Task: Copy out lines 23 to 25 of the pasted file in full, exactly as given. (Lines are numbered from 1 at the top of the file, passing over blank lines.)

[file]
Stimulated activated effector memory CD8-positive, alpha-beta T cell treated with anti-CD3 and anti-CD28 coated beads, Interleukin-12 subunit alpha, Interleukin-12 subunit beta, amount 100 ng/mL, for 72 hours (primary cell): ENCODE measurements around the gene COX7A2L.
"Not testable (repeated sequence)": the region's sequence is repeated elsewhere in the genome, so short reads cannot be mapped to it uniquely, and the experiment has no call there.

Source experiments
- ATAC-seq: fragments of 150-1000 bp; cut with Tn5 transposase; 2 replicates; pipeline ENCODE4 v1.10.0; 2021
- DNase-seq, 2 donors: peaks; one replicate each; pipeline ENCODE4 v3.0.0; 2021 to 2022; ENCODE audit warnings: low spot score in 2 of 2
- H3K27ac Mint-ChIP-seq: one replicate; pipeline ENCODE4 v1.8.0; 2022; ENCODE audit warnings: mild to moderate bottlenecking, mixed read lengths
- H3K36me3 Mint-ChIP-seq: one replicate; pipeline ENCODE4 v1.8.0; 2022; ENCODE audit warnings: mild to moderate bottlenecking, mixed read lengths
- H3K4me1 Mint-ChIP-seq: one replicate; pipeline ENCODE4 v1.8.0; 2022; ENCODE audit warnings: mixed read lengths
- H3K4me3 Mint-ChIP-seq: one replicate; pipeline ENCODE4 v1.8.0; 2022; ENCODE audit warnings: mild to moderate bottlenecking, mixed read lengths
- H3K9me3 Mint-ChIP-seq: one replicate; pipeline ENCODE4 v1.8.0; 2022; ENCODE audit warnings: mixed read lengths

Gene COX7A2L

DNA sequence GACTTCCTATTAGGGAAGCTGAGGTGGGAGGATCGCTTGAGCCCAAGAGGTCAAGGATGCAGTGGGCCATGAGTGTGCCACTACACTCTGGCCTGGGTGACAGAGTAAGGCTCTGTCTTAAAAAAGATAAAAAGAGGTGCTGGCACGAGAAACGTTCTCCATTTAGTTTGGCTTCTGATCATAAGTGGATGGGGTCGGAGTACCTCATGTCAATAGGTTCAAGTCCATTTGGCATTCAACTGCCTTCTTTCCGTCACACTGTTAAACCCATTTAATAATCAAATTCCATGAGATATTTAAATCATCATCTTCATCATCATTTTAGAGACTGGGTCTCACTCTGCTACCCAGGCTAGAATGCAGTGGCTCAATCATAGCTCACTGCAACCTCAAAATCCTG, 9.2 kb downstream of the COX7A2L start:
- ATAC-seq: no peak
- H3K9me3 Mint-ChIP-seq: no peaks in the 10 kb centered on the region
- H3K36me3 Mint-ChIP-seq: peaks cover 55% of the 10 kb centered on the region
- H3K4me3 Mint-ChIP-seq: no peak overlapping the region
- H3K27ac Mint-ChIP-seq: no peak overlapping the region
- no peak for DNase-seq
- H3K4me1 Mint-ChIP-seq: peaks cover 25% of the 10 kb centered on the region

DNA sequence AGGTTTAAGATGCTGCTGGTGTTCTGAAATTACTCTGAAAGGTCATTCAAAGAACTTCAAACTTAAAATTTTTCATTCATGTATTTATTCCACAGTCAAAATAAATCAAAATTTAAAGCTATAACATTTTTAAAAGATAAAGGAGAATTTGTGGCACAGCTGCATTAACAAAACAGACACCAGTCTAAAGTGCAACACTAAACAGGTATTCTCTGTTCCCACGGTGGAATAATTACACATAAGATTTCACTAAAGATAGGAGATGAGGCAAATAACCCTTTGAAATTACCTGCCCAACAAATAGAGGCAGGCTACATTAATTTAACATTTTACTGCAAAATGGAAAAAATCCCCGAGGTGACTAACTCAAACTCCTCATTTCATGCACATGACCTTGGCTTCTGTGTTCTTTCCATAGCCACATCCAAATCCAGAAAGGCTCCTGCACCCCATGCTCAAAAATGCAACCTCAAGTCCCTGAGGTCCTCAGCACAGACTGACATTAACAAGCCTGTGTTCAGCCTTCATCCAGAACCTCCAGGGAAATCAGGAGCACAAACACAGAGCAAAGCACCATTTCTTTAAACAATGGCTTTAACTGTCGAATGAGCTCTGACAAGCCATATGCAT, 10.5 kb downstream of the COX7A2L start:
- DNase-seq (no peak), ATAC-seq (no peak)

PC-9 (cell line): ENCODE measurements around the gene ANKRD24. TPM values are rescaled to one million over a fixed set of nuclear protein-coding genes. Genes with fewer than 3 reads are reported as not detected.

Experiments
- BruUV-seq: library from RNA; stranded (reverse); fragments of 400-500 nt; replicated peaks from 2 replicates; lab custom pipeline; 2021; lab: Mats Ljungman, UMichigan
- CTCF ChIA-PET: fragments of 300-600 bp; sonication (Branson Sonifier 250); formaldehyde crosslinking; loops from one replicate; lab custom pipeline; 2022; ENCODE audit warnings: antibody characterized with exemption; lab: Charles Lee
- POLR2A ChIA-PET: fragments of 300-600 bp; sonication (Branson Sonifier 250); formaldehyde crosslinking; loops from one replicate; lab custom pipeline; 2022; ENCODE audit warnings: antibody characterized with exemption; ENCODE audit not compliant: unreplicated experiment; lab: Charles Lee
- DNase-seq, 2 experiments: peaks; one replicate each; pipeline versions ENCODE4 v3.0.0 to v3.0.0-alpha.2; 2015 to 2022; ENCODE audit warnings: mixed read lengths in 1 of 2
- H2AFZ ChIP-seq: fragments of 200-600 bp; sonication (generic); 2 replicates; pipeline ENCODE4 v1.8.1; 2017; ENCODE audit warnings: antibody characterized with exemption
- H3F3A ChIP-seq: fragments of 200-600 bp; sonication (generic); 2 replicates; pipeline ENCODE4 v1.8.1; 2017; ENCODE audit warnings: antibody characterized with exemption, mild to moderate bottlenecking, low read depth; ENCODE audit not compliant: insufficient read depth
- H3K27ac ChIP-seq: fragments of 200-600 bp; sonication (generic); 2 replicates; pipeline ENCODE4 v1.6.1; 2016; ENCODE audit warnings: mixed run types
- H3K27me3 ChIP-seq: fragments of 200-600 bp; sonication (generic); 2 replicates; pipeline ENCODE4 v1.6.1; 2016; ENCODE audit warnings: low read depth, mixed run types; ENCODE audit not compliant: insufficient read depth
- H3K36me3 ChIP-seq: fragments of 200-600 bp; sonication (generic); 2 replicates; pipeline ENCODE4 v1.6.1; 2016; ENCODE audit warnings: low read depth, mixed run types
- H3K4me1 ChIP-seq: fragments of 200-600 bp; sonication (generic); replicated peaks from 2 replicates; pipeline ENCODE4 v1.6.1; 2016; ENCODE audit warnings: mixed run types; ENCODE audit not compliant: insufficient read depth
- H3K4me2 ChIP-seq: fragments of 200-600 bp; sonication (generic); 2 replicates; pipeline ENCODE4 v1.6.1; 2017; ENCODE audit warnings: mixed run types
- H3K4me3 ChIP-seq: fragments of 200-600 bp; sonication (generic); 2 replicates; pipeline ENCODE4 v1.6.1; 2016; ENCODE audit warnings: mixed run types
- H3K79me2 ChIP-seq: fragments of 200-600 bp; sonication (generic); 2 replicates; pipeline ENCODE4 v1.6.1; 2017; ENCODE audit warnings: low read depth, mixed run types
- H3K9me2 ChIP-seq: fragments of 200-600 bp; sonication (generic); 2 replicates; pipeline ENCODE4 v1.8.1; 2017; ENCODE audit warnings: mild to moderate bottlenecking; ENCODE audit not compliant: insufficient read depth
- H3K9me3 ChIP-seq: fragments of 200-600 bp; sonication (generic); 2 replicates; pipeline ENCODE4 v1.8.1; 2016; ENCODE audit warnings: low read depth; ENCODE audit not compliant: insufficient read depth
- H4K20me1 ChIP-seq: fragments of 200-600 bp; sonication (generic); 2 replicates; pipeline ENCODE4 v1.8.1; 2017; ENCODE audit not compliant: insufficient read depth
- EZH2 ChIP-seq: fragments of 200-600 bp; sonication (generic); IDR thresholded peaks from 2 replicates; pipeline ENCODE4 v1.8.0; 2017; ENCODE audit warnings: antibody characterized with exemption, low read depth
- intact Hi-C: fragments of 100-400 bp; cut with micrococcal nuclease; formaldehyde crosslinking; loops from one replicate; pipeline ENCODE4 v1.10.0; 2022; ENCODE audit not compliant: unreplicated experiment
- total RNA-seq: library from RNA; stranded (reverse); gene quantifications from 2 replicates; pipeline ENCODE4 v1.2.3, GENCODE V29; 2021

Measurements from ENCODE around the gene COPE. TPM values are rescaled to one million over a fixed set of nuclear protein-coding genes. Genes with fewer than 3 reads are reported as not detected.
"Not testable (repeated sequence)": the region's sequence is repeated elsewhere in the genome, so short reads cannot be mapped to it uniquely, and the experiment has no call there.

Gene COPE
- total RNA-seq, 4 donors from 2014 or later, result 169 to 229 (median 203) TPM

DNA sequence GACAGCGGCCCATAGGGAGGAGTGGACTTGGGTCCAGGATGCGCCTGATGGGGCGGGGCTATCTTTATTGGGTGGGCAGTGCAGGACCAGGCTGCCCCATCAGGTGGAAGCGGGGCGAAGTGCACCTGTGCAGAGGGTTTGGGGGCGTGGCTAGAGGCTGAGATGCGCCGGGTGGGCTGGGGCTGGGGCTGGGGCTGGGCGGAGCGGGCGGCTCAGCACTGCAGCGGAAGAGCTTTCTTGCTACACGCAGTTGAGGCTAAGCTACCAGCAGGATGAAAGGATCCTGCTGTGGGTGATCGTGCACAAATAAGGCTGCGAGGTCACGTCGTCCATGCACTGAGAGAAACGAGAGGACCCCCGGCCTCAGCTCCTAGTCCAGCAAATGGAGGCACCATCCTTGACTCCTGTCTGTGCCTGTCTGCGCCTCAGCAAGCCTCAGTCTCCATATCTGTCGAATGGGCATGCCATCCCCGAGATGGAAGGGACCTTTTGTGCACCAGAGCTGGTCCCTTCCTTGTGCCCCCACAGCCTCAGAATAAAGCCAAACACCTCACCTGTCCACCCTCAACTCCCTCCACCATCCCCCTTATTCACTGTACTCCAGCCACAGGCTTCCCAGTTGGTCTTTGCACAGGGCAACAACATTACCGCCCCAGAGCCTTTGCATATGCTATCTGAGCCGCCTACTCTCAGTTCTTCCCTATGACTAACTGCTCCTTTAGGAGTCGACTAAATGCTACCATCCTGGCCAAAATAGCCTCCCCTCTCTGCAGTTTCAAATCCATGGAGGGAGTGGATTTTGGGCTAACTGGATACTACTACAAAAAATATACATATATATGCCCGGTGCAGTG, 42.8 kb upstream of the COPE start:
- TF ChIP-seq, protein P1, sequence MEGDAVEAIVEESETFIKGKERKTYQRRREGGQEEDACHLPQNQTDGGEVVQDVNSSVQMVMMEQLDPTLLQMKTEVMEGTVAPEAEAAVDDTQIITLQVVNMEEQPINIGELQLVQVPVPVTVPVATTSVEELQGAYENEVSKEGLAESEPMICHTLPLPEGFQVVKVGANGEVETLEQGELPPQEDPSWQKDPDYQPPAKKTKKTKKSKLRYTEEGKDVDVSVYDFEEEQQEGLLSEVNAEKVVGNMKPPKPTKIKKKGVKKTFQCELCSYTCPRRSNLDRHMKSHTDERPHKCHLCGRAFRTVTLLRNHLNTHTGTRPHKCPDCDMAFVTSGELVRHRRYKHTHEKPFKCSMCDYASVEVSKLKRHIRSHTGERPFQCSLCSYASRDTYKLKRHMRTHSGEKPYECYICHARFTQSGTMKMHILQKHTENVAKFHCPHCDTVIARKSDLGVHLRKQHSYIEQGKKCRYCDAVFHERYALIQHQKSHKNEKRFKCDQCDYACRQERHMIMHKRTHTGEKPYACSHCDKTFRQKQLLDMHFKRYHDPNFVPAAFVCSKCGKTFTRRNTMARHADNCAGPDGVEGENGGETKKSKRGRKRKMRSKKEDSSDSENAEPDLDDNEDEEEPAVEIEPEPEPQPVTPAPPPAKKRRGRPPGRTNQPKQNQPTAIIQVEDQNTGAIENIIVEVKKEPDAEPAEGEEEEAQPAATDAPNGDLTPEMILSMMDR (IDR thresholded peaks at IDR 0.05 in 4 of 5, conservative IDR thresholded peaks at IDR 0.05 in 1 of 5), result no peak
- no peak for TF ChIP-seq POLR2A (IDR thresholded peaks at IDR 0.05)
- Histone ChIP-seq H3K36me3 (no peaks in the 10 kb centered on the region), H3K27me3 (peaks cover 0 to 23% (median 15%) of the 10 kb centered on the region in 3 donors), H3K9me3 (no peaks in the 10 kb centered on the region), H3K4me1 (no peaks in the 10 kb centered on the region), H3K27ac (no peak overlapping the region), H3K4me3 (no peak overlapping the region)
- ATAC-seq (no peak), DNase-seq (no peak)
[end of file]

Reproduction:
Experiments
- BruUV-seq: library from RNA; stranded (reverse); fragments of 400-500 nt; replicated peaks from 2 replicates; lab custom pipeline; 2021; lab: Mats Ljungman, UMichigan
- CTCF ChIA-PET: fragments of 300-600 bp; sonication (Branson Sonifier 250); formaldehyde crosslinking; loops from one replicate; lab custom pipeline; 2022; ENCODE audit warnings: antibody characterized with exemption; lab: Charles Lee